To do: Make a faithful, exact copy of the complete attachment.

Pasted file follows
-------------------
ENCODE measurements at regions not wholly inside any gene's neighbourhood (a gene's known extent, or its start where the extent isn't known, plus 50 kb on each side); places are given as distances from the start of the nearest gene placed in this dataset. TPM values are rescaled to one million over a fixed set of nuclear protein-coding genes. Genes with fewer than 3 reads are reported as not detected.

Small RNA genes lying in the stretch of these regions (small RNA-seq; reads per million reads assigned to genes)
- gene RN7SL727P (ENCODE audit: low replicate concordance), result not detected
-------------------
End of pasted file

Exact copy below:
ENCODE measurements at regions not wholly inside any gene's neighbourhood (a gene's known extent, or its start where the extent isn't known, plus 50 kb on each side); places are given as distances from the start of the nearest gene placed in this dataset. TPM values are rescaled to one million over a fixed set of nuclear protein-coding genes. Genes with fewer than 3 reads are reported as not detected.

Small RNA genes lying in the stretch of these regions (small RNA-seq; reads per million reads assigned to genes)
- gene RN7SL727P (ENCODE audit: low replicate concordance), result not detected